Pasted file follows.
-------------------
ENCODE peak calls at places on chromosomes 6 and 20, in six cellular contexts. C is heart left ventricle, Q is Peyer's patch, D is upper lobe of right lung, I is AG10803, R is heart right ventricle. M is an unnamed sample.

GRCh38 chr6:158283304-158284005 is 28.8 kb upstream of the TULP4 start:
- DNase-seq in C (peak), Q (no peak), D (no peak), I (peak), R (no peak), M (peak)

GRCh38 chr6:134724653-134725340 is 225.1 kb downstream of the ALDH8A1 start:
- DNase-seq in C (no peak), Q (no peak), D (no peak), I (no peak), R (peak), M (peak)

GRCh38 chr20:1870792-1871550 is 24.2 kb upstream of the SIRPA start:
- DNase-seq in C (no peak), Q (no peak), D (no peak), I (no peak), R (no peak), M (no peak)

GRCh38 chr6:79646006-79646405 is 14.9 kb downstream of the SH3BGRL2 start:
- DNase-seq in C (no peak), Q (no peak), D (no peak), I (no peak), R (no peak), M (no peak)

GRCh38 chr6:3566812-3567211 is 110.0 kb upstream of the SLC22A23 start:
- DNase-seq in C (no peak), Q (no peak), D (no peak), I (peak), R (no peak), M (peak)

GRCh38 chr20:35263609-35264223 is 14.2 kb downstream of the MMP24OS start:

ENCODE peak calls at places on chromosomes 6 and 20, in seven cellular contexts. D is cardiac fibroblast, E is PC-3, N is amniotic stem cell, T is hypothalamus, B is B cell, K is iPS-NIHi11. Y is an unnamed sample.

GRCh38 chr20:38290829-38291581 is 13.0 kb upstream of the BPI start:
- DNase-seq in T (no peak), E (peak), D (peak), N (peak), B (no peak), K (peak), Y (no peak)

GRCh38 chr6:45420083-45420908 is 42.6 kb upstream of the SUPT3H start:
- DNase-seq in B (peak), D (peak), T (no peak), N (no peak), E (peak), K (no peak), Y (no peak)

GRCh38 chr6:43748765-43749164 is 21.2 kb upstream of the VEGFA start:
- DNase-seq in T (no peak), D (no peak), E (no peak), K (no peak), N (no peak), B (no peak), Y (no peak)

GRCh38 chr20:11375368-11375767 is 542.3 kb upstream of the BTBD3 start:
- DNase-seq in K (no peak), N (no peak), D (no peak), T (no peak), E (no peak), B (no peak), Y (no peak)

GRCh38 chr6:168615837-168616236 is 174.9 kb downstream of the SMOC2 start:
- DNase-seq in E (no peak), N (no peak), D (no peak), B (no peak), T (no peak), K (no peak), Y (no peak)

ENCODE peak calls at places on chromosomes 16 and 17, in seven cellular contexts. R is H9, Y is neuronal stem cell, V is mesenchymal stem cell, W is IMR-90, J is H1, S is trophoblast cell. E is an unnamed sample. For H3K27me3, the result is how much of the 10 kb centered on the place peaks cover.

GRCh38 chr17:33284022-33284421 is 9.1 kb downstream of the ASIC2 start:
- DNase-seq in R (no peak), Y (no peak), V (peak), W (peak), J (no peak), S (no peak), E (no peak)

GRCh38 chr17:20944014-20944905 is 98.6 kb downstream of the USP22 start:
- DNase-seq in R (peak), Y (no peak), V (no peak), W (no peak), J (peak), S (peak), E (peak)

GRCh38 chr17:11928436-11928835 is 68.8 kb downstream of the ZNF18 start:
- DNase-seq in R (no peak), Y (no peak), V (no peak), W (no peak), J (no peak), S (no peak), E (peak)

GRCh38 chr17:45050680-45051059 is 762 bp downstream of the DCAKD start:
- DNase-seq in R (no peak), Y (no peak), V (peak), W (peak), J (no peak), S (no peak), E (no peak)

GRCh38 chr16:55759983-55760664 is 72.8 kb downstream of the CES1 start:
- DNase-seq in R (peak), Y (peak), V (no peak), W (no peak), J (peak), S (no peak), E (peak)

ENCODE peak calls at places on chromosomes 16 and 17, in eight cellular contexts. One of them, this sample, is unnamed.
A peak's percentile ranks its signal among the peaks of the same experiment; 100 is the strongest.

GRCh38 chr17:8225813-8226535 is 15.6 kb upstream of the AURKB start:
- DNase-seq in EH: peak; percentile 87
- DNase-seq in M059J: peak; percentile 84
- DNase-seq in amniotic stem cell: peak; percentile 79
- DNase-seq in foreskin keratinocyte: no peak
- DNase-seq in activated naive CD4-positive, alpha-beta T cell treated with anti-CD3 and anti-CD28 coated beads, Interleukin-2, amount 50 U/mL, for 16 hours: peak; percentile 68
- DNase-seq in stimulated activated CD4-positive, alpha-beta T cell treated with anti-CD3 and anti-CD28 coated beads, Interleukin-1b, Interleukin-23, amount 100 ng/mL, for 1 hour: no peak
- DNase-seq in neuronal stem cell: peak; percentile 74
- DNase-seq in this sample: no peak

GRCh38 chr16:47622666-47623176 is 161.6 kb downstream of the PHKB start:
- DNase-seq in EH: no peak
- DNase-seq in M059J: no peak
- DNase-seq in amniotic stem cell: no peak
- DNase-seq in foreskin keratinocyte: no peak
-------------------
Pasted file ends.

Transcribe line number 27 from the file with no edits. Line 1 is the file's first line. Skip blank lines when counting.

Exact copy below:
GRCh38 chr17:20944014-20944905 is 98.6 kb downstream of the USP22 start: